Example 2. Consistent with applicable legal and ethical responsibilities, Preparer N sends its client, a corporation, Taxpayer D, an engagement letter. Part of the engagement letter requests the consent of Taxpayer D for the purpose of disclosing tax return information to Preparer N’s affiliated firms located outside of the United States for the purposes of preparation of Taxpayer D’s 2009 tax return. The engagement letter includes language and information that meets the requirements of §301.7216-3(a)(3)(i), including: (I) Preparer N’s name, Taxpayer D’s name, and a signature and date line for Taxpayer D; (II) a statement that “Taxpayer D authorizes Preparer N to disclose Taxpayer D’s 2009 tax return information to Preparer N’s affiliates located outside of the United States for the purposes of assisting Preparer N prepare Taxpayer D’s 2009 tax return”; and (III) a statement that, in providing consent, Taxpayer D acknowledges that its tax return information for 2009 will be disclosed to tax return preparers located abroad. The engagement letter satisfies the requirements of §301.7216-3(a)(3) for the disclosure of the information provided therein for the specific purpose stated.

(b) Timing requirements and limitations—(1) No retroactive consent. A taxpayer must provide written consent before a tax return preparer discloses or uses the taxpayer’s tax return information.

(2) Time limitations on requesting consent in solicitation context. A tax return preparer may not request a taxpayer’s consent to disclose or use tax return information for purposes of solicitation of business unrelated to tax return preparation after the tax return preparer provides a completed tax return to the taxpayer for signature.

(3) No requests for consent after an unsuccessful request. With regard to tax return information for each income tax return that a tax return preparer prepares, if a taxpayer declines a request for consent to the disclosure or use of tax return information for purposes of solicitation of business unrelated to tax return preparation, the tax return preparer may not solicit from the taxpayer another consent for a purpose substantially similar to that of the rejected request.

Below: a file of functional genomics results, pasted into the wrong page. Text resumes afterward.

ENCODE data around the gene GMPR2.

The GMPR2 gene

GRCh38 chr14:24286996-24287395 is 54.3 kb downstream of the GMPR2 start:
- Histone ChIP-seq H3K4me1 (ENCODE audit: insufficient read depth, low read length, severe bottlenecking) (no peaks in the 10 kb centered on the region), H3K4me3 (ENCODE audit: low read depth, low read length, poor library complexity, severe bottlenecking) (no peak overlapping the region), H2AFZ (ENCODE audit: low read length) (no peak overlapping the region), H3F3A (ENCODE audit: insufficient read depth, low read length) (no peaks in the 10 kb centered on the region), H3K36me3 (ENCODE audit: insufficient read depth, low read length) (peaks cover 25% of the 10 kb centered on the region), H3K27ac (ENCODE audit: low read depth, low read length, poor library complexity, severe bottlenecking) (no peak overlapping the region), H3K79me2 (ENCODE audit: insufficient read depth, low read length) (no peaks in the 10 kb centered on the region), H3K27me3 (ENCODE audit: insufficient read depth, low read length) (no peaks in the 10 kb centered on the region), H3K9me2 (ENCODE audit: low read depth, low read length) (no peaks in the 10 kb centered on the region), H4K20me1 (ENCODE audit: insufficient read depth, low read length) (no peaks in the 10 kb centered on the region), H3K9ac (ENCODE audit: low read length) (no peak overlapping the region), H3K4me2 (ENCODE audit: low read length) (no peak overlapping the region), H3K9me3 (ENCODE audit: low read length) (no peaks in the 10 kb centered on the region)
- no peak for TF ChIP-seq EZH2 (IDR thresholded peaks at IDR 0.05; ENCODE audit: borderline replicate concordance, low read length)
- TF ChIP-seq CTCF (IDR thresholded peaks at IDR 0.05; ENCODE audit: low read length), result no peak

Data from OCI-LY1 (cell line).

(4) No consent to the disclosure of a taxpayer’s social security number to a return preparer outside of the United States. A tax return preparer located within the United States, including any territory or possession of the United States, may not obtain consent to disclose the taxpayer’s social security number (SSN) to a tax return preparer located outside of the United States or any territory or possession of the United States. Thus, if a tax return preparer located within the United States (including any territory or possession of the United States) obtains consent from a taxpayer to disclose tax return information to another tax return preparer located outside of the United States, as provided under §§301.7216-2(c) and 301.7216-2(d), the tax return preparer located in the United States may not disclose the taxpayer’s SSN, and the tax return preparer must redact or otherwise mask the taxpayer’s SSN before the tax return information is disclosed outside of the United States. If a tax return preparer located within the United States initially receives or obtains a taxpayer’s SSN from another tax return preparer located outside of the United States, however, the tax return preparer within the United States may, without consent, retransmit the taxpayer’s SSN to the tax return preparer located outside the United States that initially provided the SSN to the tax return preparer located within the United States.